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Why Traders See a Crude Spike Coming

Monday, 11 Mar 2013 | 2:31 PM ET

If you've looked a chart of crude oil lately, you might have noticed an odd pattern. The price swings have gotten less and less violent, and the range that crude has traded in has been steadily contracting.

(Read More: Oil Slips Under $110 on Weak Chinese Data)

So why does this matter?

Jeff Kilburg of KKM Financials calls this pattern "coiling," which is just what it sounds like: a sign that the chart is storing up energy which it will soon expend. "When future ranges coil like this," Kilburg explains, "they break out in a violent fashion."

And Kilburg expects that crude will eventually enjoy a dramatic move higher – one which will take it into the upper 90's.

Darren Wolfberg, director of energy trading at BNP Paribas, agrees with that bullish take. When it comes to crude's tightening range, "those type of patterns do get resolved one way or another," Wolfberg says.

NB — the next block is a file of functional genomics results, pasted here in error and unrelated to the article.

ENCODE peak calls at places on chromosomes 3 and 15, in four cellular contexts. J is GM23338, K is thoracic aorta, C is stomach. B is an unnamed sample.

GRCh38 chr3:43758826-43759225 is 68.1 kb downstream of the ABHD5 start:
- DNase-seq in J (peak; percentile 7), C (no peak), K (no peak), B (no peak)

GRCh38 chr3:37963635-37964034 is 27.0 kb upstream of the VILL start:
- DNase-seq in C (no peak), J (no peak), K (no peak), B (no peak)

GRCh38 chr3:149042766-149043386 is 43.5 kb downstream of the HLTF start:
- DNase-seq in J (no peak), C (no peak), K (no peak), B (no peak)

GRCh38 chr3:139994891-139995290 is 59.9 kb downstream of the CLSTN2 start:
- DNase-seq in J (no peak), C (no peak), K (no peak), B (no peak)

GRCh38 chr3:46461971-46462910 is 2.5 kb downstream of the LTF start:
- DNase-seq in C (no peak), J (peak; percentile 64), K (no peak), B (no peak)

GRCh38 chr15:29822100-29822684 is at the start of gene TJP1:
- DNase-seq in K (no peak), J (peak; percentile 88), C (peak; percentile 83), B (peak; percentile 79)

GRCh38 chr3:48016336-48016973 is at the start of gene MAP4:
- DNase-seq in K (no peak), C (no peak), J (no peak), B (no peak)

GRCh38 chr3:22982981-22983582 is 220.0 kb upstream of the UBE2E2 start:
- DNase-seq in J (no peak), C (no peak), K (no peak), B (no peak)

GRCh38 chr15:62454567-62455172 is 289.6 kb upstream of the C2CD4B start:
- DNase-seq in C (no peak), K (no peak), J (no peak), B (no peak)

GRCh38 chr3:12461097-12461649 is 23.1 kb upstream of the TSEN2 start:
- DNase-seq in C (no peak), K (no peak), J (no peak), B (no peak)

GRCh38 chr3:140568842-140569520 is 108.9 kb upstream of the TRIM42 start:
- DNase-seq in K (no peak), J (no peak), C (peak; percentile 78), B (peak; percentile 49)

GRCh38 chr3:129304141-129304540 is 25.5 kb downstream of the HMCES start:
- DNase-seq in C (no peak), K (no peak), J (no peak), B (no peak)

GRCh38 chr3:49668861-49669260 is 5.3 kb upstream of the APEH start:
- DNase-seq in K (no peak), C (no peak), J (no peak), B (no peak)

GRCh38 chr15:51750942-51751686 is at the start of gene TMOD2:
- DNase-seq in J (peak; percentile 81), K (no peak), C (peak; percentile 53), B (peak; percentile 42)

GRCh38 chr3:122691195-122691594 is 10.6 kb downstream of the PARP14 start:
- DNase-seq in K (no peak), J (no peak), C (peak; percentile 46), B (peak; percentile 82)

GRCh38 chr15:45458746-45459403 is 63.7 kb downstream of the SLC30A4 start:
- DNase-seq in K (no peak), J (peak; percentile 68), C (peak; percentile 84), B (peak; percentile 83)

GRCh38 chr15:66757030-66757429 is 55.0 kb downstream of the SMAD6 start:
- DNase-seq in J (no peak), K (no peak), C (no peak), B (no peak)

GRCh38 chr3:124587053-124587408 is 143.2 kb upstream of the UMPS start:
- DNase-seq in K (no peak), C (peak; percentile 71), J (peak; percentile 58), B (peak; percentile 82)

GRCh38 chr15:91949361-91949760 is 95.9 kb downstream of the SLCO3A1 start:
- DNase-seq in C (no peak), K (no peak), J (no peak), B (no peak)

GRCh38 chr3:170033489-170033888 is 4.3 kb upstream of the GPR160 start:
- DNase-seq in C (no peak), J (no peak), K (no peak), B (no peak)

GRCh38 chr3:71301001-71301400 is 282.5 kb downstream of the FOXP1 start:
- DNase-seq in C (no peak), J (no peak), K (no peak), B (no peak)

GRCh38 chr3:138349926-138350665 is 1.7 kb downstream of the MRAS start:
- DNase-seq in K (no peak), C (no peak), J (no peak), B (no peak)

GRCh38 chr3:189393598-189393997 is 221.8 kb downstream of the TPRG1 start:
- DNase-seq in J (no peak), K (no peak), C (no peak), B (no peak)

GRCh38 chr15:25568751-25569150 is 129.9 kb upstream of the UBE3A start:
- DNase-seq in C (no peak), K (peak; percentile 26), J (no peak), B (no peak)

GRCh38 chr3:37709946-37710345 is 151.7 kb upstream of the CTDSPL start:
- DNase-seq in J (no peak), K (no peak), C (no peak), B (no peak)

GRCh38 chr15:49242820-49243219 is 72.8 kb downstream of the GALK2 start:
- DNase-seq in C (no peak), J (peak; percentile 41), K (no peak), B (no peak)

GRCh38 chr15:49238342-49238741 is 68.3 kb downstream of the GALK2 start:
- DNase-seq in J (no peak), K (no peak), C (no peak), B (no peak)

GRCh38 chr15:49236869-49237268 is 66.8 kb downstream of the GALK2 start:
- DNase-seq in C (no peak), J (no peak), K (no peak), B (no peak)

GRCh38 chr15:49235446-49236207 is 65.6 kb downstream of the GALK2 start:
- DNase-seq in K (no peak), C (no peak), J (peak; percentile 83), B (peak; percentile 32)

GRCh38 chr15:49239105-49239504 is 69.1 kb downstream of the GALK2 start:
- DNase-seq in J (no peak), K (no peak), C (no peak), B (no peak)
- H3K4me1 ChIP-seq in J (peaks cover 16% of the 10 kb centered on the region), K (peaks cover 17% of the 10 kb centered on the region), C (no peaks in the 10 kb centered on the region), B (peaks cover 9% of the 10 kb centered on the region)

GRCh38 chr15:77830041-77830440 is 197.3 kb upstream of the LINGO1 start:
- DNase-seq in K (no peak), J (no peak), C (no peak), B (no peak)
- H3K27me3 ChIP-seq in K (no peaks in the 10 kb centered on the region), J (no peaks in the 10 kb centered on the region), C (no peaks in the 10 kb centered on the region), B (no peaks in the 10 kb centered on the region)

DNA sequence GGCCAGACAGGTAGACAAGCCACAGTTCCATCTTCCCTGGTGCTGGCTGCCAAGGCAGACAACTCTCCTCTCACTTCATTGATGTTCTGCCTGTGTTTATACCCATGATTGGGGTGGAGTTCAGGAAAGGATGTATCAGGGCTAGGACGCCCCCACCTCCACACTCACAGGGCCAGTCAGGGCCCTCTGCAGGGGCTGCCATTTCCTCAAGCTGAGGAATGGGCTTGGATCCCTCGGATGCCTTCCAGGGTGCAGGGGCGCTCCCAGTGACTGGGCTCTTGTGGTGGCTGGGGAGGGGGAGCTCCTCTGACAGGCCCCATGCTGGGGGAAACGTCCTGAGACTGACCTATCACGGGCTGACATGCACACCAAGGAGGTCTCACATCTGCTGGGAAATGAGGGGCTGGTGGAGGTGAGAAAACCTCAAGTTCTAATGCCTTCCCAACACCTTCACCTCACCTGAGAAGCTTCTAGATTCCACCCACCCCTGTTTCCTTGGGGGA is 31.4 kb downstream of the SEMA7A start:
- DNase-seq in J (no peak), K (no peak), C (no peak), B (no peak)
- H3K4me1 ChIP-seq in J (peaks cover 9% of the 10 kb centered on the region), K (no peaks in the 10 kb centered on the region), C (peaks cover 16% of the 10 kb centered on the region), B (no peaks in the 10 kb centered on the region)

Heat rises from stacks at the Chevron refinery in Richmond, California.
Getty Images
Heat rises from stacks at the Chevron refinery in Richmond, California.

That leads him to look at the fundamentals catalysts that could drive a big move.

"You've seen industrial demand pick up, and that could be constructive," Wolfberg notes. "And you've got the summer driving season coming up."

All in all, Wolfberg would expect to see crude trade north of $100 by the third quarter of this year.

— By CNBC's Alex Rosenberg

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